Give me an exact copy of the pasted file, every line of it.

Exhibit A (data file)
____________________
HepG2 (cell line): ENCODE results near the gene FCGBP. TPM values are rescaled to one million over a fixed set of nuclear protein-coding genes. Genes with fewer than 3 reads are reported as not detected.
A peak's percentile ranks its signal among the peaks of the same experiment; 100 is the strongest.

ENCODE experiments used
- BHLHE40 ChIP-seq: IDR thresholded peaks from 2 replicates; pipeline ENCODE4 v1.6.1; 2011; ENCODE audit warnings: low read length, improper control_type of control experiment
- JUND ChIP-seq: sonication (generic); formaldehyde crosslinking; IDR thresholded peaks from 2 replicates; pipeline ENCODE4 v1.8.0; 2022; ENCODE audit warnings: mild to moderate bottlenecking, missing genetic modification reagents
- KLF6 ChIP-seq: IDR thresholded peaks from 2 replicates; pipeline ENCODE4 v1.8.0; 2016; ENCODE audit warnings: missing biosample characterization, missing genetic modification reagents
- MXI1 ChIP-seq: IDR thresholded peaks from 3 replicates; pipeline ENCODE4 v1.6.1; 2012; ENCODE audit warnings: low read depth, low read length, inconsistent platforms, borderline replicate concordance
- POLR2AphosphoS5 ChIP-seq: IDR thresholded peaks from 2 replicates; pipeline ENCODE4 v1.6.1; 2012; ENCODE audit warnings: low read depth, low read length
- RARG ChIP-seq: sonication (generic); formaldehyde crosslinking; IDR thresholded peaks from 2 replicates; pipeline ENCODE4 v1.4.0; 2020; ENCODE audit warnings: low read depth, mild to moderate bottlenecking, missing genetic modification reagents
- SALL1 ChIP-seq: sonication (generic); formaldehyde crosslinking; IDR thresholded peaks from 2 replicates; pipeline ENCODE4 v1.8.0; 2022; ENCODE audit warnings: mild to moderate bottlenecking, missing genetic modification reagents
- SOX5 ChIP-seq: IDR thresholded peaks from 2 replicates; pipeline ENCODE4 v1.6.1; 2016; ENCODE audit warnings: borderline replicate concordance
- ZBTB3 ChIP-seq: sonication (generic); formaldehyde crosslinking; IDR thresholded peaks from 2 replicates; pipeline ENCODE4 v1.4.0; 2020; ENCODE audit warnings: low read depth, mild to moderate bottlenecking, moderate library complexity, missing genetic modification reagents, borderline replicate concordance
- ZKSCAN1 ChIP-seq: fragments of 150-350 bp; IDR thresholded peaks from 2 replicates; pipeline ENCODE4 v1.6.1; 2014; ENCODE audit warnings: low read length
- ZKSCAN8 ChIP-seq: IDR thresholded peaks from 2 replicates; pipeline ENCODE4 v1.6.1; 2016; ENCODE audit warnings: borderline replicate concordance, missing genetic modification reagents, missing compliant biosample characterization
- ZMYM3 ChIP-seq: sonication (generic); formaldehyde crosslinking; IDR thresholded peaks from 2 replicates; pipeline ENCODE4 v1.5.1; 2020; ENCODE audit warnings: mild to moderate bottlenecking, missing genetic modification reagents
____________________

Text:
HepG2 (cell line): ENCODE results near the gene FCGBP. TPM values are rescaled to one million over a fixed set of nuclear protein-coding genes. Genes with fewer than 3 reads are reported as not detected.
A peak's percentile ranks its signal among the peaks of the same experiment; 100 is the strongest.

ENCODE experiments used
- BHLHE40 ChIP-seq: IDR thresholded peaks from 2 replicates; pipeline ENCODE4 v1.6.1; 2011; ENCODE audit warnings: low read length, improper control_type of control experiment
- JUND ChIP-seq: sonication (generic); formaldehyde crosslinking; IDR thresholded peaks from 2 replicates; pipeline ENCODE4 v1.8.0; 2022; ENCODE audit warnings: mild to moderate bottlenecking, missing genetic modification reagents
- KLF6 ChIP-seq: IDR thresholded peaks from 2 replicates; pipeline ENCODE4 v1.8.0; 2016; ENCODE audit warnings: missing biosample characterization, missing genetic modification reagents
- MXI1 ChIP-seq: IDR thresholded peaks from 3 replicates; pipeline ENCODE4 v1.6.1; 2012; ENCODE audit warnings: low read depth, low read length, inconsistent platforms, borderline replicate concordance
- POLR2AphosphoS5 ChIP-seq: IDR thresholded peaks from 2 replicates; pipeline ENCODE4 v1.6.1; 2012; ENCODE audit warnings: low read depth, low read length
- RARG ChIP-seq: sonication (generic); formaldehyde crosslinking; IDR thresholded peaks from 2 replicates; pipeline ENCODE4 v1.4.0; 2020; ENCODE audit warnings: low read depth, mild to moderate bottlenecking, missing genetic modification reagents
- SALL1 ChIP-seq: sonication (generic); formaldehyde crosslinking; IDR thresholded peaks from 2 replicates; pipeline ENCODE4 v1.8.0; 2022; ENCODE audit warnings: mild to moderate bottlenecking, missing genetic modification reagents
- SOX5 ChIP-seq: IDR thresholded peaks from 2 replicates; pipeline ENCODE4 v1.6.1; 2016; ENCODE audit warnings: borderline replicate concordance
- ZBTB3 ChIP-seq: sonication (generic); formaldehyde crosslinking; IDR thresholded peaks from 2 replicates; pipeline ENCODE4 v1.4.0; 2020; ENCODE audit warnings: low read depth, mild to moderate bottlenecking, moderate library complexity, missing genetic modification reagents, borderline replicate concordance
- ZKSCAN1 ChIP-seq: fragments of 150-350 bp; IDR thresholded peaks from 2 replicates; pipeline ENCODE4 v1.6.1; 2014; ENCODE audit warnings: low read length
- ZKSCAN8 ChIP-seq: IDR thresholded peaks from 2 replicates; pipeline ENCODE4 v1.6.1; 2016; ENCODE audit warnings: borderline replicate concordance, missing genetic modification reagents, missing compliant biosample characterization
- ZMYM3 ChIP-seq: sonication (generic); formaldehyde crosslinking; IDR thresholded peaks from 2 replicates; pipeline ENCODE4 v1.5.1; 2020; ENCODE audit warnings: mild to moderate bottlenecking, missing genetic modification reagents